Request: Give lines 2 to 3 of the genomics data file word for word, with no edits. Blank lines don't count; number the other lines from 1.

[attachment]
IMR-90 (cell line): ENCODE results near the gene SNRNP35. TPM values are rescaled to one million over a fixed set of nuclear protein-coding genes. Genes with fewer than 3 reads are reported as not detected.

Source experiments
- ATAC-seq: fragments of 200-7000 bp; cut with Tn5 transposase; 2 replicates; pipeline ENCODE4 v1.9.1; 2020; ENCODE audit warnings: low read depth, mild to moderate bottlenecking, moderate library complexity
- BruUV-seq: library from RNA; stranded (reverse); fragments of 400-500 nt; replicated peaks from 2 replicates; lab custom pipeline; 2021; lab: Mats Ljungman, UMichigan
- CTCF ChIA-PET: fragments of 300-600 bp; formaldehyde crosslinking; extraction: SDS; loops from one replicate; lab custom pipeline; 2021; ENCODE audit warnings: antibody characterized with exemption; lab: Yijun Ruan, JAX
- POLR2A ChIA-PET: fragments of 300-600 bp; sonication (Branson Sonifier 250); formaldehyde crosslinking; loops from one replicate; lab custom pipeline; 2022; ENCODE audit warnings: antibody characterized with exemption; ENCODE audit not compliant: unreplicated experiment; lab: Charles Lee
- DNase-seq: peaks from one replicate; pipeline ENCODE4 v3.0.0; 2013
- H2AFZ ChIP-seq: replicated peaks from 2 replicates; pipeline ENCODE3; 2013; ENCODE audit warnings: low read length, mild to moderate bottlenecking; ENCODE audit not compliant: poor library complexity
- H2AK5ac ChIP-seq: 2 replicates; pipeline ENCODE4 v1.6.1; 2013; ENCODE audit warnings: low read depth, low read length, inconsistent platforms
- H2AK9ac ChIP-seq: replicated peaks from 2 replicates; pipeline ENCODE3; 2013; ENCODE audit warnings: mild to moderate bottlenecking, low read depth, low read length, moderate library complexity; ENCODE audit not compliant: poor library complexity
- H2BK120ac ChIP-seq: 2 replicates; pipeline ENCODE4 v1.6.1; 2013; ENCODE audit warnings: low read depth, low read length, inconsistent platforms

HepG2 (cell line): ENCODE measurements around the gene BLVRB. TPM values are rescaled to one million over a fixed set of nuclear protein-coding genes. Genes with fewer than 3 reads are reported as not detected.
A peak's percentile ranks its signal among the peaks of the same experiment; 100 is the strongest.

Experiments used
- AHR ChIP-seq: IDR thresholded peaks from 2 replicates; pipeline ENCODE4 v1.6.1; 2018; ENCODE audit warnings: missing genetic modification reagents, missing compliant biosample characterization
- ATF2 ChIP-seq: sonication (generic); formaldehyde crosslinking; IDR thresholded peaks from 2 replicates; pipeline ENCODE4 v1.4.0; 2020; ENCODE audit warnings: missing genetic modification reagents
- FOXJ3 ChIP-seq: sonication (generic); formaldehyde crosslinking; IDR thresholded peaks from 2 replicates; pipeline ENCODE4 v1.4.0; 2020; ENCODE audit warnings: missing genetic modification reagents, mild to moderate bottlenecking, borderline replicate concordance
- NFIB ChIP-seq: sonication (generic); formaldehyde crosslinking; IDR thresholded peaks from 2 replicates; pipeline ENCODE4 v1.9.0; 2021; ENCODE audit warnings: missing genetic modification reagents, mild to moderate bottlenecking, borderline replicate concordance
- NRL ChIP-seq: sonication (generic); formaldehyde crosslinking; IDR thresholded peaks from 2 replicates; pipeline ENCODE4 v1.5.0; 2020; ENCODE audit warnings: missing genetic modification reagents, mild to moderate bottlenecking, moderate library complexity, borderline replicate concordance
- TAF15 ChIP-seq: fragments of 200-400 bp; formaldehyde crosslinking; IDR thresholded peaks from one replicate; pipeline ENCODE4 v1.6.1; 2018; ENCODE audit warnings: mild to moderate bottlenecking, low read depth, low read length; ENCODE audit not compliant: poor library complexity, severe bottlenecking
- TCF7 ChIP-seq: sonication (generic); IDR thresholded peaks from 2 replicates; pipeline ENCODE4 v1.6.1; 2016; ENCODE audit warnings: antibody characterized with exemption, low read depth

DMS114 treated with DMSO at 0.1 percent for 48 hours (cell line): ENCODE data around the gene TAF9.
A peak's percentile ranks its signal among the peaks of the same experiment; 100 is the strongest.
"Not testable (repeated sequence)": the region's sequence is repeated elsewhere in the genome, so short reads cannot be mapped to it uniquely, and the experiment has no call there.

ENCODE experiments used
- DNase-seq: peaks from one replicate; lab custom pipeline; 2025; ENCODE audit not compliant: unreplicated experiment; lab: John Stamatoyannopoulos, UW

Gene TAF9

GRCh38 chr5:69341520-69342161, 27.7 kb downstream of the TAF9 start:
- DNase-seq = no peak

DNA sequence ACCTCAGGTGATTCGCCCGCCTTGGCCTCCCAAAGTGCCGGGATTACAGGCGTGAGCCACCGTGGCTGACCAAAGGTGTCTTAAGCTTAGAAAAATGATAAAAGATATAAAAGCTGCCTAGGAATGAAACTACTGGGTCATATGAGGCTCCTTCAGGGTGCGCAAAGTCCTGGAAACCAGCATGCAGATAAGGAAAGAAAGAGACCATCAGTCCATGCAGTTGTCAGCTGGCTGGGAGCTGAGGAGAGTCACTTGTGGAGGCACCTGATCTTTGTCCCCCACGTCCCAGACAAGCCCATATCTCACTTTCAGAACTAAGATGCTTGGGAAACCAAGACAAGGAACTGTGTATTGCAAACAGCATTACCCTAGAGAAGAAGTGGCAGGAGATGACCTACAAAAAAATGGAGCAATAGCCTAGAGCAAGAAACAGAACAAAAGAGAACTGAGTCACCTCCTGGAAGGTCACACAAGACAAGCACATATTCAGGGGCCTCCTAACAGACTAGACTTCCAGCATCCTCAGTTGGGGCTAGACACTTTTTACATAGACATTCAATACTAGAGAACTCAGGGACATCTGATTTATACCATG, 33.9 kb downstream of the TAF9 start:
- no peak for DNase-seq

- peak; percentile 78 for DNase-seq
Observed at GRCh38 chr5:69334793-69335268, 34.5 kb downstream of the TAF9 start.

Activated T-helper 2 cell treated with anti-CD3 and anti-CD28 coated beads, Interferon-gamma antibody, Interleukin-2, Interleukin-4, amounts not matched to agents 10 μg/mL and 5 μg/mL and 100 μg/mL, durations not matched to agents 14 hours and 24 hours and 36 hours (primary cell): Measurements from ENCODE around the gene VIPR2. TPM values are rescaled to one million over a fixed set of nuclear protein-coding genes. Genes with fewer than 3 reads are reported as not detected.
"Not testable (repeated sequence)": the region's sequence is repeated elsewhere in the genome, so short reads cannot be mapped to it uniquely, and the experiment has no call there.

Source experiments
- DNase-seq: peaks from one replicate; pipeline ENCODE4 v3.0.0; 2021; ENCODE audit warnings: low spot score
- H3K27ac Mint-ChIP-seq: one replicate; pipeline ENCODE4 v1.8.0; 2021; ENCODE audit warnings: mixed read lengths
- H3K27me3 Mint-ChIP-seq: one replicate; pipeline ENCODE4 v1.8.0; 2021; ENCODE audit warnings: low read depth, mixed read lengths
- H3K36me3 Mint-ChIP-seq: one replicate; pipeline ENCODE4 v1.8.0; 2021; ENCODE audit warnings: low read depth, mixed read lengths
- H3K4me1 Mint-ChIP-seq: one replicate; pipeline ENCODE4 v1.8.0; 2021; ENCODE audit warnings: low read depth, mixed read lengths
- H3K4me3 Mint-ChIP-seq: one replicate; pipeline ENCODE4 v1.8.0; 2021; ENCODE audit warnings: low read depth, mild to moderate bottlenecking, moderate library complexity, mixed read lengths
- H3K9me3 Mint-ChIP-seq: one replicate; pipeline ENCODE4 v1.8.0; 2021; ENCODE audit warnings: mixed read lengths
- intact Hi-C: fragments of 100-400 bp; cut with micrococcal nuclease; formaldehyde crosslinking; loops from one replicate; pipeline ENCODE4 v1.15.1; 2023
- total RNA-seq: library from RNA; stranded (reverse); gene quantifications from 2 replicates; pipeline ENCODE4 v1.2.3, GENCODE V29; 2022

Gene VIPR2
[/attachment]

Source experiments
- ATAC-seq: fragments of 200-7000 bp; cut with Tn5 transposase; 2 replicates; pipeline ENCODE4 v1.9.1; 2020; ENCODE audit warnings: low read depth, mild to moderate bottlenecking, moderate library complexity